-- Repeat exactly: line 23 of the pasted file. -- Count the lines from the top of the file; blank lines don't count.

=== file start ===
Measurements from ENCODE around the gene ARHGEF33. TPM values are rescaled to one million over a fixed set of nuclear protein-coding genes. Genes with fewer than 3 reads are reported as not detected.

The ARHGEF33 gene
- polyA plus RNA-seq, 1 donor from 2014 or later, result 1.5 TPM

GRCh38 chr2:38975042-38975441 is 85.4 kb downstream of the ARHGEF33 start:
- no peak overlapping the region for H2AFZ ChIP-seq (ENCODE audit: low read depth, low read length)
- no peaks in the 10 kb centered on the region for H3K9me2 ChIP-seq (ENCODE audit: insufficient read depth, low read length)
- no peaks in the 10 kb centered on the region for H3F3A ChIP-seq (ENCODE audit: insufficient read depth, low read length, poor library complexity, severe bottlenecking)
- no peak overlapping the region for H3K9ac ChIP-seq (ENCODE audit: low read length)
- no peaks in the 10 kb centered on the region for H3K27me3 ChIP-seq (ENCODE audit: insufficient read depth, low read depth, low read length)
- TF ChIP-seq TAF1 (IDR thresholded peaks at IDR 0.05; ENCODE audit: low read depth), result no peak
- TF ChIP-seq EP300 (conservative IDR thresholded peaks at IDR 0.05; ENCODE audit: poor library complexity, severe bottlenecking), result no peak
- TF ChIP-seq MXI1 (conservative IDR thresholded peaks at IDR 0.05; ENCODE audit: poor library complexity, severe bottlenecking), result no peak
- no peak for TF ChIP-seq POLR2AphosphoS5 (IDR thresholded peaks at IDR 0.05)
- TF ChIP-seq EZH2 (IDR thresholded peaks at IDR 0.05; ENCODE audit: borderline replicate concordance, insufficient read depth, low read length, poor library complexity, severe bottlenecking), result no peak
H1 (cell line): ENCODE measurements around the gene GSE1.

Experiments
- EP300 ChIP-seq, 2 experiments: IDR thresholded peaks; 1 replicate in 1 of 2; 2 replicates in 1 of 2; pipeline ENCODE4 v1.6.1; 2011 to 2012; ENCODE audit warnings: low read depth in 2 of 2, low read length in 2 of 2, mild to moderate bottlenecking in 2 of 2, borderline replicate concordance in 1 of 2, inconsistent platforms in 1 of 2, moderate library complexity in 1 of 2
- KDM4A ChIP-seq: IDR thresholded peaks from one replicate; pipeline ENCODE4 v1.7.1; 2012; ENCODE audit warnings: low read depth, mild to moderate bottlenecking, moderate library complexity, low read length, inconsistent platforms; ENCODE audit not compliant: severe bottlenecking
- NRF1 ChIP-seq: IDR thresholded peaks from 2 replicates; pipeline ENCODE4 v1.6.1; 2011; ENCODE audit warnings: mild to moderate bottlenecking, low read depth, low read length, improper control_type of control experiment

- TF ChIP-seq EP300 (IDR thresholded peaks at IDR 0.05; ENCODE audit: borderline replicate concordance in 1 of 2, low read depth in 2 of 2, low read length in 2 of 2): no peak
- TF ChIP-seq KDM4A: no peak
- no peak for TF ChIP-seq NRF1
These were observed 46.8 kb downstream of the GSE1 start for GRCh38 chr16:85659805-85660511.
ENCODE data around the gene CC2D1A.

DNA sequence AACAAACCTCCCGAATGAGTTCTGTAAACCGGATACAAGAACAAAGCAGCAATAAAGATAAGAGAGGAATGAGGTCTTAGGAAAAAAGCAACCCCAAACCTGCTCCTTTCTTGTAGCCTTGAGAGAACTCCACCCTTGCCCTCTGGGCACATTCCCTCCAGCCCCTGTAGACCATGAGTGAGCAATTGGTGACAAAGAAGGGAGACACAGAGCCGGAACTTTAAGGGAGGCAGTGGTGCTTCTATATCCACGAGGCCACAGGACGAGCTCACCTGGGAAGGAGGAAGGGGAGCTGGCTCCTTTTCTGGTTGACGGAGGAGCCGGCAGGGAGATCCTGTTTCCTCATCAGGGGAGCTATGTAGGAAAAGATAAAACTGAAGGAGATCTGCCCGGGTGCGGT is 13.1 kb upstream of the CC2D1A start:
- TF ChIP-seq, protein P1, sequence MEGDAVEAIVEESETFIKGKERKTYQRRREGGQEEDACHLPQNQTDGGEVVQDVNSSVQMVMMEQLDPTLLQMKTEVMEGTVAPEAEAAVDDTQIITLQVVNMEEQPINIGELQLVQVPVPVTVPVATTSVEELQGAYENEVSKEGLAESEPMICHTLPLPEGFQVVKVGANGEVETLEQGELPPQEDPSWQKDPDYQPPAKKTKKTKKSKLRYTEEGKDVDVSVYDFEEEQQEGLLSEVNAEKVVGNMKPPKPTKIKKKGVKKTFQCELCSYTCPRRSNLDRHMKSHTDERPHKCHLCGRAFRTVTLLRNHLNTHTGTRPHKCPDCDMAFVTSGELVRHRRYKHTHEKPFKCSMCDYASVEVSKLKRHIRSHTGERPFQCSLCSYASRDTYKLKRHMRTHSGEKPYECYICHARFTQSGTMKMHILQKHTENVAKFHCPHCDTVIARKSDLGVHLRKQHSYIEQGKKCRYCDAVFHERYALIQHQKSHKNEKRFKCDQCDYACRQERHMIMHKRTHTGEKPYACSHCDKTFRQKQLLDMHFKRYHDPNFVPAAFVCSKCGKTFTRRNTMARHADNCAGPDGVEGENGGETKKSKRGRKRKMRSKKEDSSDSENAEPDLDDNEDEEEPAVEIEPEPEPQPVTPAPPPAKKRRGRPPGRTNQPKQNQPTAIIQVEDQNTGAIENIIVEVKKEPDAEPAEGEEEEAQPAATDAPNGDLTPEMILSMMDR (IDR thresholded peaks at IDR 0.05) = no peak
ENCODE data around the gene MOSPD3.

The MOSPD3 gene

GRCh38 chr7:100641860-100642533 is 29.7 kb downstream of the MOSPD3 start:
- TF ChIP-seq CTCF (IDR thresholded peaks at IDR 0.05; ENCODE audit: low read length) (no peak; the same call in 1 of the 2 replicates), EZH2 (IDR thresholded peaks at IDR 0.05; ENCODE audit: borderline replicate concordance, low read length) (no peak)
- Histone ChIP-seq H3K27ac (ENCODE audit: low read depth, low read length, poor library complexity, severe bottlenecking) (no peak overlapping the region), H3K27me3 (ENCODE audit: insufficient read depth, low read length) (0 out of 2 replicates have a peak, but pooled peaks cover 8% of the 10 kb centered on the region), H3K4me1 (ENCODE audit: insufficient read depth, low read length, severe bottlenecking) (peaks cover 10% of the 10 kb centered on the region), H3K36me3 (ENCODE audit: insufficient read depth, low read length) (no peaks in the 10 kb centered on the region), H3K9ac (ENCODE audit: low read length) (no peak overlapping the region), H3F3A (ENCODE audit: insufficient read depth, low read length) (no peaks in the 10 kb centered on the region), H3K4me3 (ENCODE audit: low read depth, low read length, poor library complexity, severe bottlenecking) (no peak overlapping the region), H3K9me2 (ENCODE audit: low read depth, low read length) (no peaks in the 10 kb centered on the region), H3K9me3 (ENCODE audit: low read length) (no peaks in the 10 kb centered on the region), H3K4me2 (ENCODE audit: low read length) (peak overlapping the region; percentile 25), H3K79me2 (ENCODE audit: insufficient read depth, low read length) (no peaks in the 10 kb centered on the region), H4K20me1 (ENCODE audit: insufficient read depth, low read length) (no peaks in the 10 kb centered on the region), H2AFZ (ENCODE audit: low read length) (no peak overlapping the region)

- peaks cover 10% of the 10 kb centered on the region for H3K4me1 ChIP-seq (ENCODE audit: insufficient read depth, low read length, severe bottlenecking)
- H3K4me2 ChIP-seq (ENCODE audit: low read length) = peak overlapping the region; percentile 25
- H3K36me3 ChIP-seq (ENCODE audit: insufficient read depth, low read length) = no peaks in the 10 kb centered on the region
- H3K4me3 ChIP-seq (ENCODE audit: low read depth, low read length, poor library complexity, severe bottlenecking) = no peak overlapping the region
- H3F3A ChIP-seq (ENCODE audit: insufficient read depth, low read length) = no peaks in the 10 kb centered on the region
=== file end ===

These were observed 46.8 kb downstream of the GSE1 start for GRCh38 chr16:85659805-85660511.